Zybo LED Demo

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This guide will provide a step by step walk-through of importing a custom IP into Vivado and getting started in Xilinx SDK.

At the end of this tutorial you will have:

  • Imported and implemented a custom DigiLEDs IP block into the design.
  • Created .C Project in Xilinx Vivado SDK ( Software Development Kit) to interface with the Zybo.



  • Familiarity with Vivado
  • Block Design Experience


  • Digilent Zybo Board
  • Micro USB Cable
    • Used for UART communication and JTAG programming
  • Programmable RGB LEDs (WS2812, Neopixels)
    • Data-in Signal wire connected to Zybo's JB1


  • Xilinx Vivado 2015.3 or 2015.4 with the SDK package.

Board Support Files

  • Zybo Support Files

Project Files

  • DigiLED Custom IP : ZIP
  • main.c file : ZIP


In this tutorial, we are going to add our own custom IP block into the base system design to be used with some programmable RGB LEDs.

General Design Flow

I. Vivado

  • Open Vivado
  • Create a new block design
  • Add the Zynq core IP and automate it
  • Add the DigiLEDs custom IP to the project's IP repository
  • Add the DigiLEDs IP to the design and configure it.
  • Validate and save block design
  • Create HDL system wrapper
  • Run design Synthesis and Implementation
  • Generate Bit File
  • Export Hardware Design including the generated bit stream file to SDK tool
  • Launch SDK

Now the Hardware design is exported to the SDK tool. The Vivado to SDK hand-off is done internally through Vivado. We will use SDK to create a Software application that will use the customized board interface data and FPGA hardware configuration by importing the hardware design information from Vivado.


  • Create new application project and select Empty Application template
  • Import main.c
  • Program FPGA


1. Creating the Project

When you first run Vivado this will be the main start window where you can create a new project or open a recent one.

1.1) Click on Create New Project. Choose the Project Name and Location such that there are no blank spaces. This is an important naming convention to follow for project names, file names and location paths.
Underscore in a good substitute for empty spaces.

It is good practice to have a dedicated folder for Vivado Projects, preferably with the smallest possible path length. Example: C:/Vivado_Projects.

Name your Project and select the Project location and click Next.

1.2) Choose Project Type as RTL Project. Leave the - do not specify sources box unchecked and click Next.

1.3) We will not be importing or creating any files here, so click Next until the part select screen.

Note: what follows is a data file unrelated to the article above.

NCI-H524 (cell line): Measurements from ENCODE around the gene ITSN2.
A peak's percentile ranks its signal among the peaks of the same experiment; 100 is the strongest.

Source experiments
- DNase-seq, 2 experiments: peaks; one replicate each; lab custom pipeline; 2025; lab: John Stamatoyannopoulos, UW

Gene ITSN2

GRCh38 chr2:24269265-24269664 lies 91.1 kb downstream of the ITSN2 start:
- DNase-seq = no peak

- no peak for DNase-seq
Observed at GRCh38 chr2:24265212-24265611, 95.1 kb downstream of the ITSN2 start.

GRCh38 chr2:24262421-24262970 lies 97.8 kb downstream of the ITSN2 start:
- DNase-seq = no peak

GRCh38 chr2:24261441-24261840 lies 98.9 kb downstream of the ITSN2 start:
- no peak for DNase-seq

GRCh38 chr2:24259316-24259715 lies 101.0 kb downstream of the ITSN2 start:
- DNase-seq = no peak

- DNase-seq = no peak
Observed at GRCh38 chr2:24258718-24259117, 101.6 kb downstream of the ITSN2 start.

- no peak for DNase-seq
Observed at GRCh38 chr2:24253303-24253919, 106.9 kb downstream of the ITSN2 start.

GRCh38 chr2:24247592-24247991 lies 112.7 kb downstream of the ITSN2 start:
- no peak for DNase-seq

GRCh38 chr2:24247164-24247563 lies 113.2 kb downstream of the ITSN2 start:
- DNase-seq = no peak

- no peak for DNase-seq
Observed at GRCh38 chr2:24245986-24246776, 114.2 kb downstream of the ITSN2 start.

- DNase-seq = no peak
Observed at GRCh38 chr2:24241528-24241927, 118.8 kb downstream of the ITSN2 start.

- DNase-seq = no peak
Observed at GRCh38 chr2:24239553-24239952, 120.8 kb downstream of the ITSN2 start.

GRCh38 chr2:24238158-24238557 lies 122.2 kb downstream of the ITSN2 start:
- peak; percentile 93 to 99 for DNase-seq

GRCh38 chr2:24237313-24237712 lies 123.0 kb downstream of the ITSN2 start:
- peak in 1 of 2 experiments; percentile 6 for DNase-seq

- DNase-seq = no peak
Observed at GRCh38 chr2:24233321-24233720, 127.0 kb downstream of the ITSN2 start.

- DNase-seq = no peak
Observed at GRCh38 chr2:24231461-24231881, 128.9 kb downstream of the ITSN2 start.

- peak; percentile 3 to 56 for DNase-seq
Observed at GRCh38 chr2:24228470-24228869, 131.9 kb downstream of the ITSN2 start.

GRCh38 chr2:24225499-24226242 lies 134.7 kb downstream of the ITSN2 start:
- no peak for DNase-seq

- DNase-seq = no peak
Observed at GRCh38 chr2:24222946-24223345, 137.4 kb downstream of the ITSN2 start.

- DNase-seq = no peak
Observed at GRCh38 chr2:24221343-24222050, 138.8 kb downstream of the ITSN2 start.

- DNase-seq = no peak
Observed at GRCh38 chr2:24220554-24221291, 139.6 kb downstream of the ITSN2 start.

1.4) If you have completed the Board Support File Wiki guide, select Boards.
Zybo should be displayed in the selection list. A mismatch in selecting the correct board name will cause errors. Select the Zybo and click Next.

1.5) A summary of the new project design sources and target device is displayed. Click Finish.

2. Creating New Block Design

This is the main project window where you can create a IP based block design or add RTL based design sources. The flow navigator panel on the left provides multiple options on how to create a hardware design, perform simulation, run synthesis and implementation and generate a bit file. You can also program the board directly from Vivado with the generated bit file for an RTL project using the Hardware Manager.

For our design, we will use the IP Integrator to create a new block design.

2.1) On the left you should see the Flow Navigator. Select Create Block Design under the IP Integrator. Give a name to your design (without any empty spaces) and click Ok.

You have created a new block design.

3. Adding Our Custom IP Repo

3.1) Find and click “Project Settings” under Project Manager on the left side of Vivado.

3.2) Within project settings, click “IP” on the left side. Then click the “Repository Manager” tab and click the + button (Highlighted below).

3.3) Navigate to your projects folder and select the “DigiLED-master” folder.

3.4) Verify that the new repo is in the list and click OK to exit project settings.

4. Adding Our Custom IP

4.1) Click the “Add IP” button. Type “DigiLED” in the search box and double click “DigiLED_v1.0”. This will add our custom IP to the block design.

4.2) Click “Add IP” button again. This time type “Zynq” in the search box and double click ZYNQ7 Processing System.

This will add the Zynq processor to our block design.

4.3) Click “Run Block Automation” and click OK to auto configure the Zynq core.

4.4) Click run Run Connection Automation and click OK to connect the DigiLED to the Zynq core.

5. Configuring the IP

5.1) Find the DigiLED_0 block and double click the block to customize it.

5.2) Select the HSV Bullet and change the Number of LEDs field to the number of LEDs on your RGB LED strip before clicking OK.

6. Adding the LED Signal Pin

6.1) Right click within your block design and click “Create Port”

6.2) Name the port “led_pin” and set it as an Output. Click OK.

6.3) Connect the “led_pin” to “led_out” on the DigiLED_0 block using your cursor (It will look like a pencil).